I’m not worried about the storm. That’s the problem living where I do. We’re often told a big storm is coming but by the time it reaches us it’s usually wimpy. The reports say that’s not happening with Sandy. She’s supposed to come and kick some ass. I guess time will tell. I am worried that this is when my wife will go into labor. I mean, it’s a clichéd happening, isn’t it? Of all possible times to give birth, in the middle of a hurricane is when the water breaks. There’ll be a mad dash to the hospital. Maybe the car will be swerving around branches and felled trees. But I don’t think that’ll happen.

I’ll be plugging in my e-reading devices so I can continue what with what I’m reading (The Twelve by Justin Cronin) but even that’s not a big concern, I have plenty of books that don’t need to be charged or updated. I can write, at least for a little while, even if we lose power, with the computer or iPad. I can go old school with paper and pen, too. Shit, I can grab one of my manual typewriters.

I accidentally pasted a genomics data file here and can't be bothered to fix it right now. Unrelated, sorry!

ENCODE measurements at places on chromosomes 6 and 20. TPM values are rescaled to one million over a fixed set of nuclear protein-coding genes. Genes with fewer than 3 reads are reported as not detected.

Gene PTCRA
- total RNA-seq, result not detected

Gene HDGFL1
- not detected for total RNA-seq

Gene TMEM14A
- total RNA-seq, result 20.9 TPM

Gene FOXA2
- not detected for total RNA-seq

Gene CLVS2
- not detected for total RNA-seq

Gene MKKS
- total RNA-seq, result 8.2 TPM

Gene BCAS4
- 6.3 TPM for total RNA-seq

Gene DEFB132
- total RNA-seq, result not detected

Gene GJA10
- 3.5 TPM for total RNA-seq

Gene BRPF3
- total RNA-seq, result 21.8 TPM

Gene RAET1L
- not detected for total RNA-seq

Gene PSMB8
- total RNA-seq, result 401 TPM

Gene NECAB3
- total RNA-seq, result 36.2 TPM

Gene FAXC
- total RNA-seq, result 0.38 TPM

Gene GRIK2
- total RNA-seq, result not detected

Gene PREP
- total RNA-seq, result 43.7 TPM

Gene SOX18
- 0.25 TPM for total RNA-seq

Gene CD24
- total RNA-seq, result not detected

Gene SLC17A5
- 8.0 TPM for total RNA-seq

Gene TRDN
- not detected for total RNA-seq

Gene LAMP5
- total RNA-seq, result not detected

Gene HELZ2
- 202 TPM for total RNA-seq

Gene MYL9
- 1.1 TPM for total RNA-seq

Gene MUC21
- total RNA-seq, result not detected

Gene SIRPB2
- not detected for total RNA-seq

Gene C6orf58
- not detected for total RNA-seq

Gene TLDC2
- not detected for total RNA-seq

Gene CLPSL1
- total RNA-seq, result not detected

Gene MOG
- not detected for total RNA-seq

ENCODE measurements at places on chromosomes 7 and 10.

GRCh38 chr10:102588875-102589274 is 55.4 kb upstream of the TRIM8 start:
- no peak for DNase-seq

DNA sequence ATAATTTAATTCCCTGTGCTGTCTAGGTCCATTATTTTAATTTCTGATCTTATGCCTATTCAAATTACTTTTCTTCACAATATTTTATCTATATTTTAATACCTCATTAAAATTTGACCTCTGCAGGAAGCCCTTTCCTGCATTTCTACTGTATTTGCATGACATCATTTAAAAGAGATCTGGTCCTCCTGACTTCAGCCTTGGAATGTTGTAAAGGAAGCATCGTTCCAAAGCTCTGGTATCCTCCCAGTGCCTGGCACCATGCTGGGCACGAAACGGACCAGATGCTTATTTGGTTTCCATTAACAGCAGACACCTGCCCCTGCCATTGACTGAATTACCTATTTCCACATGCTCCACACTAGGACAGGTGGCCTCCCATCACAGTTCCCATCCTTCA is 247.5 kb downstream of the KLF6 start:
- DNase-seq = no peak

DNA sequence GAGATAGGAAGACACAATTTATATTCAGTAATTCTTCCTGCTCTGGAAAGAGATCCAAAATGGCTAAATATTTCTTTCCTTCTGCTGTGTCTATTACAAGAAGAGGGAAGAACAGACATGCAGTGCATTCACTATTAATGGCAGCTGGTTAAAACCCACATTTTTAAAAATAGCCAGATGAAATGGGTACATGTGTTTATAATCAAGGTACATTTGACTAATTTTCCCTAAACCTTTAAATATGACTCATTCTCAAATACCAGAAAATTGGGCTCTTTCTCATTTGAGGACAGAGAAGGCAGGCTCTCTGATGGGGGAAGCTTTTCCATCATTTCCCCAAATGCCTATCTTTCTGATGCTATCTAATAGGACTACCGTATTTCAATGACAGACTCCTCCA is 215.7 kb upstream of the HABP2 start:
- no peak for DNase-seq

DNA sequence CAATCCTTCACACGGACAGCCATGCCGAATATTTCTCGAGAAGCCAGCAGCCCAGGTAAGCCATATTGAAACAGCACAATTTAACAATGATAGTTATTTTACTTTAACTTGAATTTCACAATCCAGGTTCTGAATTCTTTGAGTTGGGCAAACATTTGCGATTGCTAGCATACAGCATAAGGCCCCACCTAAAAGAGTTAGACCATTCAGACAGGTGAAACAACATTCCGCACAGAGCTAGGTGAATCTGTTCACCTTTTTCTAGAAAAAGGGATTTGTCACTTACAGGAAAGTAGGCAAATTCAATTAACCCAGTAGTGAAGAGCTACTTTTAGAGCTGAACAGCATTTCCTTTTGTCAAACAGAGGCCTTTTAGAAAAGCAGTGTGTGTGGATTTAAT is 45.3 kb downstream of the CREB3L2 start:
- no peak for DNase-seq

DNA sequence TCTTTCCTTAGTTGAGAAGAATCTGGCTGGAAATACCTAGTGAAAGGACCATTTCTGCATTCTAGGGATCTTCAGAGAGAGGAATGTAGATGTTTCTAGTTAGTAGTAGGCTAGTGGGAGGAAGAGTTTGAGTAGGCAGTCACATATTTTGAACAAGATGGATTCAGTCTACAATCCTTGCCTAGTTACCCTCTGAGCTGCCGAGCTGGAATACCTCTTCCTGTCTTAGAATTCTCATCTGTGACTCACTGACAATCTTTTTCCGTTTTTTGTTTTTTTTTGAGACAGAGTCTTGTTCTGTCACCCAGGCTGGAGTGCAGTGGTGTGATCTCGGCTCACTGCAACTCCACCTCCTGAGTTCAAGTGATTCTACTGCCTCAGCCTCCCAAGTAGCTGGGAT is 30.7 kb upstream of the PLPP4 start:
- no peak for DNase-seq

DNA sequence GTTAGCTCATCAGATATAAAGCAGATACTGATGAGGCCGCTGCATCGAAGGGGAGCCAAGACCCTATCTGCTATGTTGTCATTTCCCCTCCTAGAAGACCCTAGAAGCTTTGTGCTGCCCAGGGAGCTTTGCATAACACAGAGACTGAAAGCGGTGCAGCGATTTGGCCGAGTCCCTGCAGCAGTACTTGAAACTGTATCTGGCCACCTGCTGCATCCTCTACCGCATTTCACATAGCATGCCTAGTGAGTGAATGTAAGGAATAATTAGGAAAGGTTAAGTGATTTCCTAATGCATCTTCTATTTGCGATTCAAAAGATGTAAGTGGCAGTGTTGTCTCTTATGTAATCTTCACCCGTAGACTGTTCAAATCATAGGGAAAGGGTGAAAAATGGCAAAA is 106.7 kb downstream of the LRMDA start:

And, of course, there’s just spending time with my wife, which is always great.

So we’ll be hunkering down. If you’re on the East Coast, be safe. Find a good book and enjoy it. One of my favorite memories is reading Stephen King’s The Stand by candlelight during Hurricane Bob in 1990. Enjoy yourself and be safe.

 

Bring On That Wrecking Ball

I began writing a long, in-depth piece on Bruce Springsteen’s new album Wrecking Ball but stopped. There are several reasons why:

  1. There have been many reviews of the new album, all of them spectacular.
  2. The Boss doesn’t need my help.
  3. Why the hell would you care about my readings of “Shackled And Drawn” or “We Take Care of Our Own”?

So, basically, it works like this: I love the album. Big surprise there, right? There are some pretty cool elements to it and I enjoy it. I wish I had the dough to see the concert when it comes back around these parts (Springsteen and the E Street Band played in Boston about a week and a half ago by this writing). If you really do care about what I think, and you haven’t bought Wrecking Ball, do so. I promise it’s intelligent, heartfelt, and damn fine listening.

***

I finished my third reading of The Dark Tower III: The Wastelands the other night and am now reading volume IV, Wizard & Glass. It amazes me how much I enjoy King’s work. His talents are so damn sharp and he creates such a great world, I sometimes feel as though I’m living a fool’s dream writing my little stories and books. Yet, I can’t stop. So, what’s a guy to do?

Keep writing, I guess.